About Chinese idioms

About Chinese idioms

Postby hantze » Mon May 30, 2011 12:02 pm

There are three types of Chinese idioms.
1. The first one is a word phrase which is composed of words, and its meaning can be read out loud from its composing words, such as,

譁 眾 取 寵 : Moving the crowd with words to gain their trust.

譁 : bragging with exaggeration
眾 : crowd
取 : to get, to gain
寵 : favor, favorable

2. The second type is culture laden word phrase, and its meaning cannot be read out from its composing words which act only as a pointer to point out a historical event. The meaning of this idiom is fully dependent upon the content of that pointed event, such as:

風 聲 鶴 唳 : so scared and worried about the enemy troop is closing from all sides.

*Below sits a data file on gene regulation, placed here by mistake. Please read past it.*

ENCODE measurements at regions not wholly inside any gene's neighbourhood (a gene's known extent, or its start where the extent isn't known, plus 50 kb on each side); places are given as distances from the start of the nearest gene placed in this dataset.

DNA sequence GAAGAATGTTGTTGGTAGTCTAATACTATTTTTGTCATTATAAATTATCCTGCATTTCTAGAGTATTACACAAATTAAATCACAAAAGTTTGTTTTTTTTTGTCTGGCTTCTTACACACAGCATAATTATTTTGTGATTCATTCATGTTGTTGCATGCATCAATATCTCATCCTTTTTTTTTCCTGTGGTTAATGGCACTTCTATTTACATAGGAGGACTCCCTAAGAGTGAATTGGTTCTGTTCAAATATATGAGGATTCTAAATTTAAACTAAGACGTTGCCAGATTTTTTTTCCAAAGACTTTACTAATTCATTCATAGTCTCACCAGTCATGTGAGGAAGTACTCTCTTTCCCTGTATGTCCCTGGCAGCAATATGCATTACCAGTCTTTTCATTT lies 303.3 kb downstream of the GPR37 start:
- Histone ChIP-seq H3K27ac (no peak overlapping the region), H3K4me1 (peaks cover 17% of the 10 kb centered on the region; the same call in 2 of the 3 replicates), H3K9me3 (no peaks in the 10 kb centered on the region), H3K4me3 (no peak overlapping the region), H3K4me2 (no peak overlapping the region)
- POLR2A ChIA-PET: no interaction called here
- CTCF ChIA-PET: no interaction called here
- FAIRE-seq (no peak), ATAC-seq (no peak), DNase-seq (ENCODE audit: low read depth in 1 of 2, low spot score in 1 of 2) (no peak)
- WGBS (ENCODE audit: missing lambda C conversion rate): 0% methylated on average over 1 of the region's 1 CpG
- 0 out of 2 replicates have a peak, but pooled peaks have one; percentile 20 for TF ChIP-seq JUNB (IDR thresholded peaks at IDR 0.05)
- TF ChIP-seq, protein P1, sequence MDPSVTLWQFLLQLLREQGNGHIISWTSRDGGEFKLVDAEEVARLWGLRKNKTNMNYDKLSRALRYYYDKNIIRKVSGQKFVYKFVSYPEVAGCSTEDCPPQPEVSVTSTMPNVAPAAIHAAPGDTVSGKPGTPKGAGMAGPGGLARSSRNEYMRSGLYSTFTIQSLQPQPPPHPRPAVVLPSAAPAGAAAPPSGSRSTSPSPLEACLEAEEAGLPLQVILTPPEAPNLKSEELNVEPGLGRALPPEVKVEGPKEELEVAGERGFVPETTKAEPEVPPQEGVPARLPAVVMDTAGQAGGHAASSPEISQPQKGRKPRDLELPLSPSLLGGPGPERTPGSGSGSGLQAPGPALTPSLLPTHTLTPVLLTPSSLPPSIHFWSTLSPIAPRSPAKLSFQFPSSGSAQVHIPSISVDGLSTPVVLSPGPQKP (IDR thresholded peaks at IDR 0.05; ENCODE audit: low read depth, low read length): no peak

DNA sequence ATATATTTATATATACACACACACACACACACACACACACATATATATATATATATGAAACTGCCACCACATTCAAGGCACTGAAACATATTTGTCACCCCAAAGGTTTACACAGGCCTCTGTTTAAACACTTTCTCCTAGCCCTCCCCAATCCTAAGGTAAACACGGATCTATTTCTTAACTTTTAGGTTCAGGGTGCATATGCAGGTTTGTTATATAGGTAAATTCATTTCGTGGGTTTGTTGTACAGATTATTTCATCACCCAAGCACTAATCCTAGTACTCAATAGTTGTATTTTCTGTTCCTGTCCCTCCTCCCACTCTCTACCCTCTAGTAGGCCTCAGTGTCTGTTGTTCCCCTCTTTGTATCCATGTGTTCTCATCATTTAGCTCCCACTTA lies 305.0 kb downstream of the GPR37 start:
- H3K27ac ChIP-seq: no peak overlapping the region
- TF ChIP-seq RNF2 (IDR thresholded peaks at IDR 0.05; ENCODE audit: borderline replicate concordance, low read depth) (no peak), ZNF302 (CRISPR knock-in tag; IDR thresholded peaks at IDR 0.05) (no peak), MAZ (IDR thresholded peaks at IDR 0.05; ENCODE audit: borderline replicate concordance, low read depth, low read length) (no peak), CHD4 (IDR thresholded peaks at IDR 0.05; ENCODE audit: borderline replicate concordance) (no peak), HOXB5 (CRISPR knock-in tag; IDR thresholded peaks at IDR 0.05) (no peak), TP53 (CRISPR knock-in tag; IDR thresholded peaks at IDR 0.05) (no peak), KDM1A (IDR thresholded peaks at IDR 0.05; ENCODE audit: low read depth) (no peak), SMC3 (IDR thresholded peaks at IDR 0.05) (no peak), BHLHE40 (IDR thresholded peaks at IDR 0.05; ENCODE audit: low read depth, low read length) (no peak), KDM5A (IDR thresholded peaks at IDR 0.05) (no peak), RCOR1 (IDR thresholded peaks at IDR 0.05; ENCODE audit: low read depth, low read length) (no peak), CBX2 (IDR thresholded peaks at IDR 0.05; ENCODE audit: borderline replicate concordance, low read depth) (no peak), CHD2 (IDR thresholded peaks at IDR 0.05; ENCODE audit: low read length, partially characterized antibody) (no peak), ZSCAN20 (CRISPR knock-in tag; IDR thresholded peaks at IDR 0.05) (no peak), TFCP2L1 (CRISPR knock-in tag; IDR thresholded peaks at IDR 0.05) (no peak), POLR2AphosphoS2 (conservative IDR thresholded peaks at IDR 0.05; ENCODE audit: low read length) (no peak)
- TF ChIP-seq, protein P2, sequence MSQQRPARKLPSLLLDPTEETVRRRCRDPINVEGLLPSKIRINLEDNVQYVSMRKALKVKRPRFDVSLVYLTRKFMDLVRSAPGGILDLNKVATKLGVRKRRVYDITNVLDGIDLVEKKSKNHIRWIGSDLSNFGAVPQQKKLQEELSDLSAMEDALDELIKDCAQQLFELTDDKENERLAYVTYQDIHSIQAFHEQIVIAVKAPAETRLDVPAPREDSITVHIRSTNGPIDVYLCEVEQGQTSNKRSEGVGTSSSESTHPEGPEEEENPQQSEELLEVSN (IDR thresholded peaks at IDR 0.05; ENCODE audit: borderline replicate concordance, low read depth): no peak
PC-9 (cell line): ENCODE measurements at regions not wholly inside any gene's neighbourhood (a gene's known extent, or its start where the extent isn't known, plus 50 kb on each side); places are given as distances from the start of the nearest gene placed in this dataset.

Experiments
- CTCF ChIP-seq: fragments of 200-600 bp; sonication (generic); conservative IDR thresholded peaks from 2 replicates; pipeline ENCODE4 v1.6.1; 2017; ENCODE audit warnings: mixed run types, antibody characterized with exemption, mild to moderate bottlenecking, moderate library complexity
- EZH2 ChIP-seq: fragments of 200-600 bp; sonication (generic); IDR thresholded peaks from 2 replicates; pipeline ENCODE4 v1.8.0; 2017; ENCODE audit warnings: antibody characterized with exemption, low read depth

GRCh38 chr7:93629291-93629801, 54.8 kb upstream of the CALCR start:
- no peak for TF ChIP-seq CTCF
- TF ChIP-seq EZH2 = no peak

風 : wind
聲 : sound
鶴 : crane
唳 : the crying sound of birds

This idiom points to a historical event that a king was defeated in battle. During his retreat, he thought that enemy troop is closing in from all sides when he heard the sound of wind or the crying of crane. This idiom depicts the scene, the feeling and the situation of that historical moment.

3. The third type is language laden word phrase, and its meaning cannot be read out from its composing words as it is only a part of a longer sentence, or its meaning must be inferred with some language traditions, such as:

說 三 道 四 : giving out opinion without substance or true knowledge

說 : speaking
三 : three
道 : also means speaking here
四 : four

For a subject or situation, one who is saying "three" or speaking "four" about it without giving a precise advice is without substance or true knowledge.
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